(Some of this is drawn from the Wimbledon chapter of our book, The Groundhopper Guide to Soccer in England. Find out more and buy the book here.)
The story of AFC Wimbledon is one that many Americans won’t know, but on the occasion of their return to Plough Lane this week, it’s one that I encourage you to learn.
Who is AFC Wimbledon?
First, yes, this is about football, not tennis. There is a place in South London called Wimbledon, which is home to a famous tennis tournament. But there was also a famous soccer club there: Wimbledon FC, who existed from 1889 until 2004 and played their games at a ground called Plough Lane in Wimbledon.
They rose through the ranks, made the Football League in 1977, and then remarkably made the top division. They won the FA Cup in 1988, were founder members of the Premier League in 1992, and then got relegated in 2000.
For some history, here’s a home game from the old days, in 1987 vs Arsenal.
Fun fact: The scorer of Wimbledon’s third goal that afternoon was Vinnie Jones, who went on to be a tough-guy actor in films like Escape Plan with Sylvester Stallone and Arnold Schwarzenegger.
Wimbledon Leaves Plough Lane
After relegation, financial troubles came, and the owner decided to move the team. Americans read this and say, “Yeah, no big deal.” But to the English it was… well, there aren’t really words for it. It had never happened before, and hasn’t since. But move they did, to Milton Keynes, and they changed their name to MK Dons.
That club still exists, but I have heard from English groundhoppers who actually refuse to go there, such is the animosity that MK Dons engender.
Wimbledon Rises From the Ashes
Then in 2002, Wimbledon’s supporters did something great: they started their own damn club! They picked a manager and uniforms based on the original. They had tryouts and picked a team from the 230 guys who showed up. And then AFC Wimbledon entered the Combined Counties League Premier Division; that would be tier 9 of the pyramid, where attendance averages about 50. Wimbledon averaged more than 3,000.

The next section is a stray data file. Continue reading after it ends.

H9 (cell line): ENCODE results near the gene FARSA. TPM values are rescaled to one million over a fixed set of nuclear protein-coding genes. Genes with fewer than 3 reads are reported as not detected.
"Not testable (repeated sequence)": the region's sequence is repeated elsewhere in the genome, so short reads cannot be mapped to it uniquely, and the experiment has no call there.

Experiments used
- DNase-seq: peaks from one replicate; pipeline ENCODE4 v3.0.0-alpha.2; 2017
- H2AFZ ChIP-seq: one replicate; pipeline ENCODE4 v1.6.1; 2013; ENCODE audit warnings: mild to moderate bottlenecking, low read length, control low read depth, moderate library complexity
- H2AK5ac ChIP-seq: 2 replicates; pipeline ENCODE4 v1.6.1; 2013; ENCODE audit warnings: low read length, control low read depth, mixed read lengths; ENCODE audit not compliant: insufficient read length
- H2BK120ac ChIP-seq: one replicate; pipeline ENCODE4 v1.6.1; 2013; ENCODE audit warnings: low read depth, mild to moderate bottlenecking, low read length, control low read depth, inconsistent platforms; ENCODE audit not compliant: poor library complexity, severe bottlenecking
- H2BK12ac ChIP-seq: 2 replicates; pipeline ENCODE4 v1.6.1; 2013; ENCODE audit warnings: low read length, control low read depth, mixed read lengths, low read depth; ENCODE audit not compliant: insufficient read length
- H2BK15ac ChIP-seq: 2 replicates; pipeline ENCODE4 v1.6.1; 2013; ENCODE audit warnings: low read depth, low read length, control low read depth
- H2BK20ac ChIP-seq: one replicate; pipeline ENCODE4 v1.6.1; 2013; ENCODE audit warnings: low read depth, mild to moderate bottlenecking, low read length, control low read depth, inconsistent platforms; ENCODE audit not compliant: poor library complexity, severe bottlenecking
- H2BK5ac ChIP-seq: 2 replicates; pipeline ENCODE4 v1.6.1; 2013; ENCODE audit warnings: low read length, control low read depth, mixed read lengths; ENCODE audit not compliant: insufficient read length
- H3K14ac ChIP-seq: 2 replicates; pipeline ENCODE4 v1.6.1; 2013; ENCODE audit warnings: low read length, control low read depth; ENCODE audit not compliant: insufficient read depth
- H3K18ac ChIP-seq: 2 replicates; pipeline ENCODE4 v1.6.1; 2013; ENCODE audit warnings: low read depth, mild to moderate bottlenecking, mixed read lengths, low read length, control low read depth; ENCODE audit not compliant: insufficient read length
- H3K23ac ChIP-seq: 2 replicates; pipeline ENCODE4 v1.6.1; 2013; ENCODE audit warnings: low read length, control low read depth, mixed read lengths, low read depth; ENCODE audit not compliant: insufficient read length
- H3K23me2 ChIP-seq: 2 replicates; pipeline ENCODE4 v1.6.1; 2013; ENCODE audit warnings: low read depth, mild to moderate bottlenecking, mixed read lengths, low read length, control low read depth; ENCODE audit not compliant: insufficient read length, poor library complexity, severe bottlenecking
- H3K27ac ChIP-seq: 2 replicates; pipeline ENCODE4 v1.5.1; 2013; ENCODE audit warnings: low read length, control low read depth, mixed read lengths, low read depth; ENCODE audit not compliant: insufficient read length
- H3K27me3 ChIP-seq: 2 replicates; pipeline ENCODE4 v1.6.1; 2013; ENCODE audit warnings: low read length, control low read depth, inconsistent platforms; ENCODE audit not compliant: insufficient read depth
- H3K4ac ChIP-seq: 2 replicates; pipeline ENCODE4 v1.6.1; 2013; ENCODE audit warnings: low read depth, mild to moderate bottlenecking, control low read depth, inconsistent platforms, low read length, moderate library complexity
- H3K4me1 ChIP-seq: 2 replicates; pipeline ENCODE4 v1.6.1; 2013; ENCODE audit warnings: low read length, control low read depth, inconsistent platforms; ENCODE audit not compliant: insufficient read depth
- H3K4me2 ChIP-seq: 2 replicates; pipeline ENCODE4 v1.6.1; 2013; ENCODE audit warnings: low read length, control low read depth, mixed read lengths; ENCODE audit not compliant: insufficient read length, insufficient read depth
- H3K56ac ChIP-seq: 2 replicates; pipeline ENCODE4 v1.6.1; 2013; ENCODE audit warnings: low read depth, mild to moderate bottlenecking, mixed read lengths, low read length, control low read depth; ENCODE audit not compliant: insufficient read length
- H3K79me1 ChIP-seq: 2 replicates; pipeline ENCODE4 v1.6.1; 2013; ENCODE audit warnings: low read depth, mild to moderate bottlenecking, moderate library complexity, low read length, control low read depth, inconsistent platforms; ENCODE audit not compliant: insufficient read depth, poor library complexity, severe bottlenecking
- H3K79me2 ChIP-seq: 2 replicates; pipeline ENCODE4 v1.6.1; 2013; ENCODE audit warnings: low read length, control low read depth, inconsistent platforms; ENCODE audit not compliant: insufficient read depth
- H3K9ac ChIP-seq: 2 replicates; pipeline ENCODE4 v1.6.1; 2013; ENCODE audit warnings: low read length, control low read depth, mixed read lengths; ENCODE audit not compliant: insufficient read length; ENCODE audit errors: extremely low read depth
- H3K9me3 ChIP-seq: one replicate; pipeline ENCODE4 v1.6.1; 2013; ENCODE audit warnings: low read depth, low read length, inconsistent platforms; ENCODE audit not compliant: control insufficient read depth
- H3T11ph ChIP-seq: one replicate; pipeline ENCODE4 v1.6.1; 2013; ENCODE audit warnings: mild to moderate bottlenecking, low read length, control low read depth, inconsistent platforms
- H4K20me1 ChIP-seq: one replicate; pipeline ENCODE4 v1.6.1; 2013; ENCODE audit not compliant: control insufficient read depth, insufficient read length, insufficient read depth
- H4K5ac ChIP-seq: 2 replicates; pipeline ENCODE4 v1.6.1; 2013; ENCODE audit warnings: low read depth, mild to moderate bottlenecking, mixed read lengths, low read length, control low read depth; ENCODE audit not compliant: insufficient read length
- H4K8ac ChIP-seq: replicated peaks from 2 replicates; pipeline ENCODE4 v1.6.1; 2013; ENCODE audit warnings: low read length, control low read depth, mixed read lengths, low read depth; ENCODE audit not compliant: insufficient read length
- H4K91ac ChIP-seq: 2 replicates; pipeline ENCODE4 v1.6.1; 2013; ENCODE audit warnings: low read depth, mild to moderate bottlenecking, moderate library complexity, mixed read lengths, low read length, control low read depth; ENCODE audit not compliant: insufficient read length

In 2003 and 2004, they went unbeaten for 78 straight games, a new record for any level of football in the UK. One player, Kevin Cooper, scored 66 goals in the 2003-04 season.
They won five promotions in nine seasons, culminating in 2011, when they beat Luton Town to get into the Football League, thus becoming the only team established in this century to make the League. They are now in the third-tier League One, and for a while were a league above their zombie former selves, MK Dons!
This videos tells the basics well but also adds an amazing piece to it: that the American author and YouTuber John Green sponsors a stand! More than worth 14 minutes of your time:
Wimbledon Returns to Plough Lane
All this time, though, the new AFC Wimbledon didn’t have a stadium of their own. They weren’t even in Wimbledon! They were in Kingston, sharing a ground with Kingstonian FC, and while it was a fun place to go, it wasn’t home.
Now that has been resolved. The club got permission to rebuild on the actual Plough Lane in the actual Wimbledon, and while the new ground is about 250 yards from the site of the old one, it is still home. The new ground holds 9,300 but can be expanded to 20,000!
This week saw Wimbledon’s first home game at the new Plough Lane — sadly, still without fans, although some showed up outside anyway. It was a 2-2 draw with Doncaster Rovers, but I don’t think anybody will mind the result.
This terrific video from Copa 90 tells the whole story well:
Their current manager, Glyn Hodges, played for the great Wimbledon teams of the 1980s and told The Guardian newspaper a fun story: ““In the old days, I used to get the train to Haydons Road and go to a sweet shop before matches. We also used to spend quite a lot of time at the dog track and go banger racing there as well on Saturday nights, which is where the new ground is. It’s all quite surreal.”
The Guardian also has some great photos from the opening game, including cardboard cutouts of those very dedicated, and very satisfied, AFC Wimbledon fans.